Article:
To succeed, hi5 will need to convince more developers that the next great success story in social gaming can be created on a site other than Facebook. "Social media sites didn't try to make the equivalent of an Apple App Store—to do a good job of marketing and promoting the good [apps]," says St. John, who helped create Microsoft's DirectX programming language for game developers in 1995 and led efforts to evangelize and attract game makers to Windows. "There's a lot of work to be done." The bearded, cigar-loving gaming fanatic made an appeal to programmers on Mar. 10, at the Game Developers Conference in San Francisco. For a limited number of high-quality game makers, hi5 will post free banner ads and other promotions throughout its site and share any ad revenue generated by graphical ads placed alongside games. Such benefits will be bestowed upon three companies—Detonator, Immortal Games, and Exponential Entertainment—beginning in March, as well as about one new developer each month this year, St. John says. The hand-holding approach to building a stable of developers stands in contrast to the relative free-for-all on Facebook. Since anyone was allowed to develop software applications for the social network in 2007, thousands of programmers have helped stock Facebook's site with all manner of free apps—from bite-size games for showing friends your likes and dislikes, such as LivingSocial's Pick Your 5, to expansive simulators like FarmVille. "Facebook Independence"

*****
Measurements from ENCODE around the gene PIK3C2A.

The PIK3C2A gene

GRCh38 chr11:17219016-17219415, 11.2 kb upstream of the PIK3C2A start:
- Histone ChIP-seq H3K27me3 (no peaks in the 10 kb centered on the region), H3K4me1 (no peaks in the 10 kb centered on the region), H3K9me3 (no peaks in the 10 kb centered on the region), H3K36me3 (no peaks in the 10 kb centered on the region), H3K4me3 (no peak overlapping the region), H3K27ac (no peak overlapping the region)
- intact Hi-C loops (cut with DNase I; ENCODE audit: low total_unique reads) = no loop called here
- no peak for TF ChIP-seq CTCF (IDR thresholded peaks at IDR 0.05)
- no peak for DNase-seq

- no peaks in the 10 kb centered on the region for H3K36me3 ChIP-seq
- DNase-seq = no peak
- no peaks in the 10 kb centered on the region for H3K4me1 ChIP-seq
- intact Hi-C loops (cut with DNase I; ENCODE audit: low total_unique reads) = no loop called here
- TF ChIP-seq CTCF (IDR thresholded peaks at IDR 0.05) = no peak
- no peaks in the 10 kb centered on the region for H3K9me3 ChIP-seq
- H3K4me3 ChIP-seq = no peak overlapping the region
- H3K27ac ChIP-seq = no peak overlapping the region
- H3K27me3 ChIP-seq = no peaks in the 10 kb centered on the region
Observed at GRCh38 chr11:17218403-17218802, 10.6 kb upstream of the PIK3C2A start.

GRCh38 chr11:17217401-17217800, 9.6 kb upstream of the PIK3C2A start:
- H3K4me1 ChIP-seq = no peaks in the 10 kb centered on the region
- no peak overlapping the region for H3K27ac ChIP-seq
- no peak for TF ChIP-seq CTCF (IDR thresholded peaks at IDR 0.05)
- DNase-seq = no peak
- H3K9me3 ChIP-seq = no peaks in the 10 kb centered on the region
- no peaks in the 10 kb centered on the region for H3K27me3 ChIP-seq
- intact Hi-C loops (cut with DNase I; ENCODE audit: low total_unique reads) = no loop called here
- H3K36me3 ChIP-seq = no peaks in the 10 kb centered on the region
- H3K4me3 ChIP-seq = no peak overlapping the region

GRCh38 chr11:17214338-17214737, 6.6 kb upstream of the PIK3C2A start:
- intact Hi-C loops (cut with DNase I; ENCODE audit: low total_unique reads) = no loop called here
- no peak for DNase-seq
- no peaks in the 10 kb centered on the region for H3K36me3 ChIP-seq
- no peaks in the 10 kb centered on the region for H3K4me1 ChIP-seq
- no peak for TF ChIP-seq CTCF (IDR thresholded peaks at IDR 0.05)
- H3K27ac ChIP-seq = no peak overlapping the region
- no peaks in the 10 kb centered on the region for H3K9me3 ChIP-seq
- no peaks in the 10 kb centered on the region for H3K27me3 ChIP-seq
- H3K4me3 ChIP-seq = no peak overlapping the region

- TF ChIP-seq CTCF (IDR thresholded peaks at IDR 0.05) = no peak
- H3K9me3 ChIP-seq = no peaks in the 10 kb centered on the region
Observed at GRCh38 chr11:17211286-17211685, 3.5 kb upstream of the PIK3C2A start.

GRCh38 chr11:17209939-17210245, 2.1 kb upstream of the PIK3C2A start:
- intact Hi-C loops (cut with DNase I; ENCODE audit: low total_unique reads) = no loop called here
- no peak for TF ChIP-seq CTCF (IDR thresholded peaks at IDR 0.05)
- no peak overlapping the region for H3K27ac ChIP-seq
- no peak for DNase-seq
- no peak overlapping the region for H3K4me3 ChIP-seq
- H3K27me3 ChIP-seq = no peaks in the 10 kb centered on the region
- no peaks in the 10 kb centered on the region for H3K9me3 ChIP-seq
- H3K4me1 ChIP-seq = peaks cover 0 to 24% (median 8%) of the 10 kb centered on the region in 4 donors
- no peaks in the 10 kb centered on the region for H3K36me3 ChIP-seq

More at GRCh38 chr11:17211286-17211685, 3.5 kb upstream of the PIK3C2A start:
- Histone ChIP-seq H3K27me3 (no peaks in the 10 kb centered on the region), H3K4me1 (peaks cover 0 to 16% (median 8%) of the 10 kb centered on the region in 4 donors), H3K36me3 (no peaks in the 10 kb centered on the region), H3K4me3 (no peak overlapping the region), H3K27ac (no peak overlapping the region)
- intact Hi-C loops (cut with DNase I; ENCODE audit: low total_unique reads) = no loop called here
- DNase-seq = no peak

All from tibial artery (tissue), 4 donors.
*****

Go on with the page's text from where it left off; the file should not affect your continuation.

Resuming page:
But even as companies like Zynga soar, developers say it's getting tougher to find profits on Facebook and are starting to look for new outlets for their apps on the Web. "We all need to get some Facebook independence," says Lisa Marino, chief revenue officer for RockYou. She says about 85% of the Web widget maker's revenues come from virtual goods and in-app advertising on Facebook—the remainder comes from hi5, News Corp.'s (NWS) MySpace, AOL (AOL)-owned Bebo, and Orkut, the social site run by Google (GOOG). Some of Facebook's recent policy changes for developers—like forbidding them from promoting apps within the social network's notification system—have caused RockYou to consider upping its presence on sites like hi5. "Facebook is going to tighten up a little bit and the others are going to open up a little bit," Marino predicts. Another reason that app makers are shying away from Facebook is the difficulty of vying with Zynga. "Zynga is aggressively trying to find anybody who makes any headway on Facebook and buy them up or get them into Zynga's publishing group before they get any traction on their own," St. John says. San Francisco-based Zynga has added hundreds of employees in the past year, and many of them came on after their games were acquired by Zynga. "It's going to be hard to compete with Zynga," says Detonator's Wilson. "Either you have to partner with Zynga or you have to match the level that Zynga is at." Zynga spokeswoman Shernaz Daver declined to comment. Will the efforts work? Given St. John's track record, the chances are strong that hi5 will build more loyalty among users, says Michael Pachter, analyst at Wedbush Morgan. "What Alex is trying to do is make hi5 stickier," he says. "Apps are the glue."